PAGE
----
FEDS RAISE OSHA FINES

Senator Suggests WYO “Get out of the OSHA Business”

The Congressional budget bill that was passed last fall contained an entire section of language that will increase OSHA fines, maximum costs of a “serious” citation could raise from $7,000 to $12,500, while repeat offenses may be fined up to $125,000. The bill also contained provisions to annually adjust fined corresponding with the Consumer Price Index (CPI).

A federal rule making process will begin in July 2016 to address the fine increases. The legislation does allow the Assistant Secretary for OSHA to adjust fines downward if there is a finding of economic impact outweighing the benefit of a proposed fine. There will likely be some changes to the proposed fine structure before it is set in stone by August 2016.

OSHA fines are currently proposed to raise by the following amounts:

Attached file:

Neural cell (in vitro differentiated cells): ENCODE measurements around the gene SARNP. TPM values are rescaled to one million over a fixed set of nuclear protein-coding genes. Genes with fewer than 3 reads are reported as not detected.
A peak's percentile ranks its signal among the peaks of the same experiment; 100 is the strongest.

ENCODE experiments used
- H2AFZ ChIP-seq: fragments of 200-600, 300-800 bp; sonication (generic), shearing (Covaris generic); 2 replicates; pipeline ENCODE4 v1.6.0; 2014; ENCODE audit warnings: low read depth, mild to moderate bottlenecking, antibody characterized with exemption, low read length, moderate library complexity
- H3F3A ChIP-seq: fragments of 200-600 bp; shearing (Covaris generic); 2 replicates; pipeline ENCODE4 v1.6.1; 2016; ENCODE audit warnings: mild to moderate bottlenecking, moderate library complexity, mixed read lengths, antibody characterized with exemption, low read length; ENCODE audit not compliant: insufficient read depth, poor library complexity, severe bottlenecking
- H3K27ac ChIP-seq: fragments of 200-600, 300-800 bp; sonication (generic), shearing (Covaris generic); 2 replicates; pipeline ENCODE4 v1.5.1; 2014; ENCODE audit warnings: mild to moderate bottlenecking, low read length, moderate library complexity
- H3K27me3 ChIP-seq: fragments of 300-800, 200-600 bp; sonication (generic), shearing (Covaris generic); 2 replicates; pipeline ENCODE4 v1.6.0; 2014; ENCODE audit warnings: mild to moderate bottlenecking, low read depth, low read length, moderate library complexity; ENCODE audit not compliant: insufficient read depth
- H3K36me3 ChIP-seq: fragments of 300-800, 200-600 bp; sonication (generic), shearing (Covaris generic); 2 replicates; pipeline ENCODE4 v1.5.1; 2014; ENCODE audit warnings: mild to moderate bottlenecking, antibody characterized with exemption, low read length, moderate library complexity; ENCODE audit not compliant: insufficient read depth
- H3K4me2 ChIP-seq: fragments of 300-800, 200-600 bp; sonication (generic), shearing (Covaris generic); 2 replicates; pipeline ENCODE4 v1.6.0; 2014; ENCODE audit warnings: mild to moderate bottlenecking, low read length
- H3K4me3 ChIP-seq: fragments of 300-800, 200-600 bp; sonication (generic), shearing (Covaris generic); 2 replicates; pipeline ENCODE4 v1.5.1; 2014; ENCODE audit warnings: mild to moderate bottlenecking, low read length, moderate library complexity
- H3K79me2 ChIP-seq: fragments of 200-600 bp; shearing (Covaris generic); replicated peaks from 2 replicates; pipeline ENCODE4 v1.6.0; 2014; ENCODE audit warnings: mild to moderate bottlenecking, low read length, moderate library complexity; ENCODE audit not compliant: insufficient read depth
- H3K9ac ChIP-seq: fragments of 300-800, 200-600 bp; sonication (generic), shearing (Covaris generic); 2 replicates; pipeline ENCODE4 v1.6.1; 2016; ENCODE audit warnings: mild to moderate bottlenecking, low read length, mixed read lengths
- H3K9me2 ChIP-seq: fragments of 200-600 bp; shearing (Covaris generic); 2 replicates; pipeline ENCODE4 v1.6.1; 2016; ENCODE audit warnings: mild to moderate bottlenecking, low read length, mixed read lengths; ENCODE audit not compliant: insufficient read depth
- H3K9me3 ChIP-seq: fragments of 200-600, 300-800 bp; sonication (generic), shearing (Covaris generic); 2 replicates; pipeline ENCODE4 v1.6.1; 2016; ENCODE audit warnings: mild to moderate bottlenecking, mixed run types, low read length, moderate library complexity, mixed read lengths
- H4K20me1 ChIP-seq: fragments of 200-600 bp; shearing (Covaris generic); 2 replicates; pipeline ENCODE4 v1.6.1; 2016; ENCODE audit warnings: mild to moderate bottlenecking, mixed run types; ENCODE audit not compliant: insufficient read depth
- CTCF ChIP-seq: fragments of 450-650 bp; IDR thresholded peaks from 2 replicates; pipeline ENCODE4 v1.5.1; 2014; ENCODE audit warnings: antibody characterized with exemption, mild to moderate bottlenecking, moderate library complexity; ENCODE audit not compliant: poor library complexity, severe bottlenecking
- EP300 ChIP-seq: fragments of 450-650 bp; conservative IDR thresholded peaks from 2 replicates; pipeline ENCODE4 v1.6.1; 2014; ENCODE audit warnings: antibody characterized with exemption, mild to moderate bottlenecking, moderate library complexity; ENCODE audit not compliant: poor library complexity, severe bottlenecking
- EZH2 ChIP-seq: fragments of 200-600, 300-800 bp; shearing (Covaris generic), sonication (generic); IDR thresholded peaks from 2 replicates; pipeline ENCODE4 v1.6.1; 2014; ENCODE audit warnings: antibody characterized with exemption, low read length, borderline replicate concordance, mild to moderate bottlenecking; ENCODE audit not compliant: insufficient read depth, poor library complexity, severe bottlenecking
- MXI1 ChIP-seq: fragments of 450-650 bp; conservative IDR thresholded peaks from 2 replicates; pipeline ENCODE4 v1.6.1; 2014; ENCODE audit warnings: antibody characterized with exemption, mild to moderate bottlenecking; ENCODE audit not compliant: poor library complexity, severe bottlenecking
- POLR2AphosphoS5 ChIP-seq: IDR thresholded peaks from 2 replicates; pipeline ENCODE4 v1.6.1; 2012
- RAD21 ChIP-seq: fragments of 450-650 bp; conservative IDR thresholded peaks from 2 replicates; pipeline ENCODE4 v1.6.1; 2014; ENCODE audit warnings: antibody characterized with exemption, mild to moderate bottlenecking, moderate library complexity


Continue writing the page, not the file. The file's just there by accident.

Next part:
“Other than Serious” citations: Violations of health and safety that are unlikely to result in serious injury or death would raise from $7,000 to $12,500.

“Serious” citations: violations as a result of serious injury or death in which the employer knew or should have reasonably known about the hazard would raise from $7,000 to $12,500.

“Willful” citations: violations in which the employers knows it is in violation of OSHA standards, is aware of the hazard, and makes no reasonable effort to mitigate the condition would raise from $70,000 to $125,000.